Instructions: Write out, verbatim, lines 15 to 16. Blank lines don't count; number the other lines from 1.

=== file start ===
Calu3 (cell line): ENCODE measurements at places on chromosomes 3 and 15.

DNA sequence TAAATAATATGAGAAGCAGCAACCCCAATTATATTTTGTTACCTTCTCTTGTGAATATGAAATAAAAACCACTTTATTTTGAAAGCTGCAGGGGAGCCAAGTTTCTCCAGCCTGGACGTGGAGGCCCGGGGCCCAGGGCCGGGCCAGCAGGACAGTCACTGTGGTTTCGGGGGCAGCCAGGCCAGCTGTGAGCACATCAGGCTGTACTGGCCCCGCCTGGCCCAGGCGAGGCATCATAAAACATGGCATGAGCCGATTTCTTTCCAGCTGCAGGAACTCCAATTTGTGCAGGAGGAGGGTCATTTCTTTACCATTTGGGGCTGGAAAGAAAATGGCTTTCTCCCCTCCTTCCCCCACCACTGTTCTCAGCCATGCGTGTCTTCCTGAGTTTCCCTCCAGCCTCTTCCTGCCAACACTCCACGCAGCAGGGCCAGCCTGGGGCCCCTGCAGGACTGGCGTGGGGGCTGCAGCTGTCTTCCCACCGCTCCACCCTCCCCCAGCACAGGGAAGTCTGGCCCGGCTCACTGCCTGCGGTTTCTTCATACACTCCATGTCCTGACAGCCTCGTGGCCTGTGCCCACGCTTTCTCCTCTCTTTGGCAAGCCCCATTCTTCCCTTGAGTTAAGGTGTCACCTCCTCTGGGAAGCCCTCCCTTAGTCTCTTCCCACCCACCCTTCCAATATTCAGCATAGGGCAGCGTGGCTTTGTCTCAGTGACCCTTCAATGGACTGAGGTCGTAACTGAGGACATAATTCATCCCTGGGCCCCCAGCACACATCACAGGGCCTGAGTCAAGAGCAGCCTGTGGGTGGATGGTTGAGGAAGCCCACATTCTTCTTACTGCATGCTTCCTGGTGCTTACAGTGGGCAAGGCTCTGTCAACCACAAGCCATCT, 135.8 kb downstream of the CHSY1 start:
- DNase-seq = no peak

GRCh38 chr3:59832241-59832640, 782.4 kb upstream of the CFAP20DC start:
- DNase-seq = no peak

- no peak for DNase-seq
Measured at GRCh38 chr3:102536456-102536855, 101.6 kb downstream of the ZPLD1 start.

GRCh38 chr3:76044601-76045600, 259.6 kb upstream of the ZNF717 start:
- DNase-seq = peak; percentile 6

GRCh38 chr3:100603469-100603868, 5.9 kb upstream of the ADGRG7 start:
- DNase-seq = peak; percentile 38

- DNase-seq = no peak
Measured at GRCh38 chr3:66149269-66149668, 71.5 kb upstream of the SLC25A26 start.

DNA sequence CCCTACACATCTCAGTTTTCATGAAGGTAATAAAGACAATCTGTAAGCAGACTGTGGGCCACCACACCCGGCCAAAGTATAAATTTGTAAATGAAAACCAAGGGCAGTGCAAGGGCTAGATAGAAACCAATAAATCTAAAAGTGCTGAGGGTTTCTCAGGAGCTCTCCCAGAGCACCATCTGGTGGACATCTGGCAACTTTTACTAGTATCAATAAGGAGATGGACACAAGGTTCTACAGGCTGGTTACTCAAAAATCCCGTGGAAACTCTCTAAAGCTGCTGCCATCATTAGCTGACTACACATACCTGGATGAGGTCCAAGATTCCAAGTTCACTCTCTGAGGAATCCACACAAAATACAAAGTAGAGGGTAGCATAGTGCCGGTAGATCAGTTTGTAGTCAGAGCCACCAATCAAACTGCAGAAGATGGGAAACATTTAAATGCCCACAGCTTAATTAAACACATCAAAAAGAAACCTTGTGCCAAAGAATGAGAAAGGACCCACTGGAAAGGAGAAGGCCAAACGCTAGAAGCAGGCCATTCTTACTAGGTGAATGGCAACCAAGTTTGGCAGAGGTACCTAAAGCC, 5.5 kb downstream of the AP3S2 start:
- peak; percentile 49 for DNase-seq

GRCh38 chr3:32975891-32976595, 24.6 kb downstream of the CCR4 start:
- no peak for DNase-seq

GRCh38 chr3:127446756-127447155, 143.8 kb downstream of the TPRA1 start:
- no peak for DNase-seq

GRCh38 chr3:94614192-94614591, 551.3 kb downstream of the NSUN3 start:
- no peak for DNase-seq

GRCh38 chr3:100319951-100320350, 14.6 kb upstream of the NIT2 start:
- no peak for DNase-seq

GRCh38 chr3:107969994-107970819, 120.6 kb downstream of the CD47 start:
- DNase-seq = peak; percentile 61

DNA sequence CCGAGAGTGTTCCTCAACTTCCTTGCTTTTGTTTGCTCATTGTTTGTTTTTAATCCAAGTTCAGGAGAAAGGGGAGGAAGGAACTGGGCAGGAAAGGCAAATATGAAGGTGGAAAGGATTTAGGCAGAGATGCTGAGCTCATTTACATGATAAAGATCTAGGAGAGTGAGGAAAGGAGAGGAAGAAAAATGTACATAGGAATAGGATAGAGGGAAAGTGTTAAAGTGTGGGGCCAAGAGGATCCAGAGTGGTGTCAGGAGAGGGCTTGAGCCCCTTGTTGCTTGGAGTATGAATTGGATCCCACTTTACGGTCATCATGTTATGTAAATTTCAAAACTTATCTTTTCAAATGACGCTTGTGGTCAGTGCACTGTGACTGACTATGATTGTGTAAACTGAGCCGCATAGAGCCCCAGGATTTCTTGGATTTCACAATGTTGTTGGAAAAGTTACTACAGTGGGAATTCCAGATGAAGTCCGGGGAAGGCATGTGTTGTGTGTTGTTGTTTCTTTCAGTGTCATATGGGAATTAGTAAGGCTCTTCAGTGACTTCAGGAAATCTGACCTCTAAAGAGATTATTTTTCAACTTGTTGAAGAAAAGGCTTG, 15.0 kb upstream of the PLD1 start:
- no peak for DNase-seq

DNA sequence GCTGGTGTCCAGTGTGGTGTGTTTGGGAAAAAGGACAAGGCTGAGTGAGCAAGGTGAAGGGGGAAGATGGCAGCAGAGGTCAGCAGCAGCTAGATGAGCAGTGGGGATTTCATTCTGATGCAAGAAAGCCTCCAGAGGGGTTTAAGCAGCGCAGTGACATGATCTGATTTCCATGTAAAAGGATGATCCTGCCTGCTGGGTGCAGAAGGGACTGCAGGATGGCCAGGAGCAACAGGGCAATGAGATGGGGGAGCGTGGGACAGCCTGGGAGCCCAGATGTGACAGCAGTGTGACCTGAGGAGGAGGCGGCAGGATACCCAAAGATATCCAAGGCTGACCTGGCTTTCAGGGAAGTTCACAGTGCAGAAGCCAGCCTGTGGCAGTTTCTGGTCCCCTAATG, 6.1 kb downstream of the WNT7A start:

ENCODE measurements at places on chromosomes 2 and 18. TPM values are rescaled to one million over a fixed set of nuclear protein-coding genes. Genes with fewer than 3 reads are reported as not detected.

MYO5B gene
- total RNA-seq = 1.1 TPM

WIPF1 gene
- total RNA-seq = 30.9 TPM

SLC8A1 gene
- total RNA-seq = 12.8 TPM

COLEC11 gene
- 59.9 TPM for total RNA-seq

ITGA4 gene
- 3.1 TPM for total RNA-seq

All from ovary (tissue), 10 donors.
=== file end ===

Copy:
- peak; percentile 49 for DNase-seq

GRCh38 chr3:32975891-32976595, 24.6 kb downstream of the CCR4 start: